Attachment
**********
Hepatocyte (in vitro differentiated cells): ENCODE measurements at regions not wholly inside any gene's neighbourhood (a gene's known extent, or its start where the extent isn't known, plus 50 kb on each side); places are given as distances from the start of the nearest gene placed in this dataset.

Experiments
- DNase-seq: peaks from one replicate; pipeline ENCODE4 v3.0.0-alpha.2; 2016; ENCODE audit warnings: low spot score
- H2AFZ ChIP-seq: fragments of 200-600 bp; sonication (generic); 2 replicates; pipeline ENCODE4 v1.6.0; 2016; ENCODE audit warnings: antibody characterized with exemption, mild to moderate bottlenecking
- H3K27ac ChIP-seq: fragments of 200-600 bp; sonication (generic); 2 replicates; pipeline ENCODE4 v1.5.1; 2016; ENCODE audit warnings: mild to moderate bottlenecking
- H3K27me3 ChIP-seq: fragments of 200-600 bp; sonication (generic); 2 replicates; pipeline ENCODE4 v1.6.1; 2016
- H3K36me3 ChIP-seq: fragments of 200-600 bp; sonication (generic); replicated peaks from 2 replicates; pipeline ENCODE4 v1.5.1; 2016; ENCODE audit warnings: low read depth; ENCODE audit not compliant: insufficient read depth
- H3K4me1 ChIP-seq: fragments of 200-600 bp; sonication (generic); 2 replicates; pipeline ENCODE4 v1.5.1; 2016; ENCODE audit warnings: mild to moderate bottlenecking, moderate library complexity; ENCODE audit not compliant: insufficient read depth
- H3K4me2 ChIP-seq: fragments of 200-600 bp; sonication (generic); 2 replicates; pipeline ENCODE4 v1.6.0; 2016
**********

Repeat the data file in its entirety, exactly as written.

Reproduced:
Hepatocyte (in vitro differentiated cells): ENCODE measurements at regions not wholly inside any gene's neighbourhood (a gene's known extent, or its start where the extent isn't known, plus 50 kb on each side); places are given as distances from the start of the nearest gene placed in this dataset.

Experiments
- DNase-seq: peaks from one replicate; pipeline ENCODE4 v3.0.0-alpha.2; 2016; ENCODE audit warnings: low spot score
- H2AFZ ChIP-seq: fragments of 200-600 bp; sonication (generic); 2 replicates; pipeline ENCODE4 v1.6.0; 2016; ENCODE audit warnings: antibody characterized with exemption, mild to moderate bottlenecking
- H3K27ac ChIP-seq: fragments of 200-600 bp; sonication (generic); 2 replicates; pipeline ENCODE4 v1.5.1; 2016; ENCODE audit warnings: mild to moderate bottlenecking
- H3K27me3 ChIP-seq: fragments of 200-600 bp; sonication (generic); 2 replicates; pipeline ENCODE4 v1.6.1; 2016
- H3K36me3 ChIP-seq: fragments of 200-600 bp; sonication (generic); replicated peaks from 2 replicates; pipeline ENCODE4 v1.5.1; 2016; ENCODE audit warnings: low read depth; ENCODE audit not compliant: insufficient read depth
- H3K4me1 ChIP-seq: fragments of 200-600 bp; sonication (generic); 2 replicates; pipeline ENCODE4 v1.5.1; 2016; ENCODE audit warnings: mild to moderate bottlenecking, moderate library complexity; ENCODE audit not compliant: insufficient read depth
- H3K4me2 ChIP-seq: fragments of 200-600 bp; sonication (generic); 2 replicates; pipeline ENCODE4 v1.6.0; 2016